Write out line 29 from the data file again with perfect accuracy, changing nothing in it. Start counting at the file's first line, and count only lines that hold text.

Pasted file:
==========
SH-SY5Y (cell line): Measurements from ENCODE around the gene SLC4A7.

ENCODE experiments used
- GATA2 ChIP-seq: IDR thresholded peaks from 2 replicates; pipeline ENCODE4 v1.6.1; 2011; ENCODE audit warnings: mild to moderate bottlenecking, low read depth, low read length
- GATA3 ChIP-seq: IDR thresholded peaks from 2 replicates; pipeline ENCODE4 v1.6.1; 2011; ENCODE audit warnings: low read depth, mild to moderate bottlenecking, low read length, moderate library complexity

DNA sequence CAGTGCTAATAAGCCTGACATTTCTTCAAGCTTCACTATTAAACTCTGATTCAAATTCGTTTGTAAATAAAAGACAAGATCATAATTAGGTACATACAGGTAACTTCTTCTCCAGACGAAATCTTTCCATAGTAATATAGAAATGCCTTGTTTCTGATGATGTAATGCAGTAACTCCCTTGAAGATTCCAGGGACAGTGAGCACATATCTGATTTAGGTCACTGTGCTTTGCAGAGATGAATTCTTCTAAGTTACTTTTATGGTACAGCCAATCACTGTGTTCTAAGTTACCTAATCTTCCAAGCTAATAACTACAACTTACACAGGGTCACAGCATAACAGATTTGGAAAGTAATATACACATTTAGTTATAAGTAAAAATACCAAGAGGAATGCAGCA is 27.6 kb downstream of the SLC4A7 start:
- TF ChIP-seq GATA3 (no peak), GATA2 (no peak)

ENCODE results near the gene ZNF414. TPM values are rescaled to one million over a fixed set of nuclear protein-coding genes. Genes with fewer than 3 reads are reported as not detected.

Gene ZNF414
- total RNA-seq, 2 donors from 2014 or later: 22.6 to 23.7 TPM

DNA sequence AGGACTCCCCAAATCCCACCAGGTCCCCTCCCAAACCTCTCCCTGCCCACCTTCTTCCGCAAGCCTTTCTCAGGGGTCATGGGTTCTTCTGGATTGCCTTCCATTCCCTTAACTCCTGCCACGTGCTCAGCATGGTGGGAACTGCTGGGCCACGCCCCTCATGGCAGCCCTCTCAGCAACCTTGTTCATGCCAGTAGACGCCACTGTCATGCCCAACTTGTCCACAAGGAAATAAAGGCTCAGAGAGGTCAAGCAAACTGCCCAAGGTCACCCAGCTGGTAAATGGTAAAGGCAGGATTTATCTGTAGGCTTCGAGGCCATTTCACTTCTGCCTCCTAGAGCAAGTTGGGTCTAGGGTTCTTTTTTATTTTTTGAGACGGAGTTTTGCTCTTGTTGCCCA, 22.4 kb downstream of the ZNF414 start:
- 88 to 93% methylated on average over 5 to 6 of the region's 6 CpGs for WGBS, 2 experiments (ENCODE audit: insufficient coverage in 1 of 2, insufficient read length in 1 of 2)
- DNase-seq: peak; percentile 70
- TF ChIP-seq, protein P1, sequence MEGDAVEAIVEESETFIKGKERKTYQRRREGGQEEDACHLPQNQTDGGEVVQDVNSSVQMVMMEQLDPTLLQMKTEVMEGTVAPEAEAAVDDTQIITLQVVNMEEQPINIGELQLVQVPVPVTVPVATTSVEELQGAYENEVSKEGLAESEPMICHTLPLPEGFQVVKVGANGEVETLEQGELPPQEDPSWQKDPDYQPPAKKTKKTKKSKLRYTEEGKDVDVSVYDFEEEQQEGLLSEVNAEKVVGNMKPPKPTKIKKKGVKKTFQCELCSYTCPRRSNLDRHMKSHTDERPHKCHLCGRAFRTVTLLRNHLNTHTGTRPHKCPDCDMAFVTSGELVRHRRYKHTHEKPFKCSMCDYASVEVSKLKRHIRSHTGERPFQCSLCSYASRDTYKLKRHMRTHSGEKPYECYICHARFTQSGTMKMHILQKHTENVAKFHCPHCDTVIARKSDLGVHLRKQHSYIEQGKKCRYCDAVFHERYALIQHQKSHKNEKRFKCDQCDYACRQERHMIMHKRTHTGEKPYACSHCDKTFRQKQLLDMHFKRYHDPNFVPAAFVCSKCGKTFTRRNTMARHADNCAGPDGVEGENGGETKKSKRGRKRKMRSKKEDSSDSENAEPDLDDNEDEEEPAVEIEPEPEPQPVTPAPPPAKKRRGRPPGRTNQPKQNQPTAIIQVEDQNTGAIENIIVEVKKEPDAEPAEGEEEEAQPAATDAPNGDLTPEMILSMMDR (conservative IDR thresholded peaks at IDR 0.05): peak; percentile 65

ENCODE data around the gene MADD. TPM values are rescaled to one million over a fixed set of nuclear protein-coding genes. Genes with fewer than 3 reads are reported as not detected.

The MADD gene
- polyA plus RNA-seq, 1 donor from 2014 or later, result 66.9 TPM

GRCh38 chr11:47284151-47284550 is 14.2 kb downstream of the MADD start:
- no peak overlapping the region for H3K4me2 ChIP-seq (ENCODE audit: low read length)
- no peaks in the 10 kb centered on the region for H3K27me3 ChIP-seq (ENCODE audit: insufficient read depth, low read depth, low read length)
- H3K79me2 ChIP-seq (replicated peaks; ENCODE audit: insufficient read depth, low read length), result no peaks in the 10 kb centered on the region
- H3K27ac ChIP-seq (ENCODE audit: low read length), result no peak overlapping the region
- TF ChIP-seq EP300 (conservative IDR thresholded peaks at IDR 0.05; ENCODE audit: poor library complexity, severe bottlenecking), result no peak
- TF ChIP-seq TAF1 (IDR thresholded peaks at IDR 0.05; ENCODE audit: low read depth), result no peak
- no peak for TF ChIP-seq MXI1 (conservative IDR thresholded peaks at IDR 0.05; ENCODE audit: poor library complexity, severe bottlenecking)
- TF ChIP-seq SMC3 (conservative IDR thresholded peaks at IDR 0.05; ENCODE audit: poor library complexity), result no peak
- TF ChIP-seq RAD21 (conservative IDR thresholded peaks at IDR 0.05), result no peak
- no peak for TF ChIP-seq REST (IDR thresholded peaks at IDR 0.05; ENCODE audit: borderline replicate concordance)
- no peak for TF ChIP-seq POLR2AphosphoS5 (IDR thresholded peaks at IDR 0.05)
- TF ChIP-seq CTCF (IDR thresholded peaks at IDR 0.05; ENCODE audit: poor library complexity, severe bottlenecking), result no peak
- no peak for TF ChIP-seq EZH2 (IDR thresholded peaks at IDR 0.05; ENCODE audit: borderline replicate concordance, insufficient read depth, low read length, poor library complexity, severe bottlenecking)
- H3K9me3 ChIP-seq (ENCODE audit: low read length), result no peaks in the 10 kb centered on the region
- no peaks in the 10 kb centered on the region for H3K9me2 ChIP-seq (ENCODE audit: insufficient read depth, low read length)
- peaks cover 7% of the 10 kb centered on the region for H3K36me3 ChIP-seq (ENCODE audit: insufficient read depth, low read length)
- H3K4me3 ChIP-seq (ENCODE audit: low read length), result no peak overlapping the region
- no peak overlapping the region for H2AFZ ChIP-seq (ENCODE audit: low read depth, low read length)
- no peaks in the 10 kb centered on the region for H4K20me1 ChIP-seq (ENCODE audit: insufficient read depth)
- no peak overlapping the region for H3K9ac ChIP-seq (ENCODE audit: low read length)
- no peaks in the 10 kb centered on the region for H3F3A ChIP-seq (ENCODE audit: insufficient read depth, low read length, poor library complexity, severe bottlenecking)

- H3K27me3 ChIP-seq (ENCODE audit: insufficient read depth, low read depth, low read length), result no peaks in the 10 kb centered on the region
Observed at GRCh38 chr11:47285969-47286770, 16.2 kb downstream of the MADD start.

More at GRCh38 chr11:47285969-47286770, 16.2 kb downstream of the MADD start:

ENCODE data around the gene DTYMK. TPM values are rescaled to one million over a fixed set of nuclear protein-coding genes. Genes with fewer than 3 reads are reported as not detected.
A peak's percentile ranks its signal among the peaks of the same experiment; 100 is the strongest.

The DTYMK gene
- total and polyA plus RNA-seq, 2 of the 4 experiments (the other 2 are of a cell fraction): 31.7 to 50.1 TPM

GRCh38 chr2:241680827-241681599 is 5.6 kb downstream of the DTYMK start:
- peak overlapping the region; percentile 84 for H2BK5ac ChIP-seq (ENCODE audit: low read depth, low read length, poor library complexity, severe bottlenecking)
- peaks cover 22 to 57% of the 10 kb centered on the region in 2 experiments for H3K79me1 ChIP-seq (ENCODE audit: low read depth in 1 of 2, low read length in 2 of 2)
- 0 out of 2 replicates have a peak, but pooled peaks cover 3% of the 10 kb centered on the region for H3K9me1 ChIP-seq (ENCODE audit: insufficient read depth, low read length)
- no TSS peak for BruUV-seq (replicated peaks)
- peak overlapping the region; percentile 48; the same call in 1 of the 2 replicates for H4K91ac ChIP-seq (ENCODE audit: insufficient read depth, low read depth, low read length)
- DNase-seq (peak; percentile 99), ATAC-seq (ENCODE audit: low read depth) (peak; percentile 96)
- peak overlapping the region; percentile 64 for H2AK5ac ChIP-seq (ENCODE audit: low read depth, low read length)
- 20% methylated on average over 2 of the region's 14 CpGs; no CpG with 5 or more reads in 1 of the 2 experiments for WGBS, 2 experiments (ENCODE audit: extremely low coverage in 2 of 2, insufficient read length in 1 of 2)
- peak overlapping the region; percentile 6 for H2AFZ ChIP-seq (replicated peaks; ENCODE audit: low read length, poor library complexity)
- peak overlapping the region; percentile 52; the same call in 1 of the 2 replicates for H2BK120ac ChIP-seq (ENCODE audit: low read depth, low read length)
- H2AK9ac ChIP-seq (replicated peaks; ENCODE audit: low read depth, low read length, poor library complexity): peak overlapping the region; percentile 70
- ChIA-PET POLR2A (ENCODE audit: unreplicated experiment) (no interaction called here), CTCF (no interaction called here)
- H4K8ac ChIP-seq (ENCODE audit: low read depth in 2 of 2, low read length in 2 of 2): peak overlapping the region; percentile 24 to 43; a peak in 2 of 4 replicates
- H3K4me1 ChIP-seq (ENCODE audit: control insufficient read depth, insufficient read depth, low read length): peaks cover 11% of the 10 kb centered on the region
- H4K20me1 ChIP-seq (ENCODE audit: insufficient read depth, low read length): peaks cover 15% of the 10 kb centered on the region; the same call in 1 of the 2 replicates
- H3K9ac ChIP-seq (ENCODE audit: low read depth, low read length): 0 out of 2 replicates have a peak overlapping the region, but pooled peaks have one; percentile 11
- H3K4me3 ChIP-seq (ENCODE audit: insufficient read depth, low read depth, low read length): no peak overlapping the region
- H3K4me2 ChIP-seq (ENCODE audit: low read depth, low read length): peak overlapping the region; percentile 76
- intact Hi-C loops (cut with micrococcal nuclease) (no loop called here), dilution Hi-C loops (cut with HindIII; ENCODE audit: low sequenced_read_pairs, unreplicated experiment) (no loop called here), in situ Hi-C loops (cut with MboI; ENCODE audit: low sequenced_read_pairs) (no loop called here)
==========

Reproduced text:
- TF ChIP-seq CTCF (IDR thresholded peaks at IDR 0.05; ENCODE audit: poor library complexity, severe bottlenecking), result no peak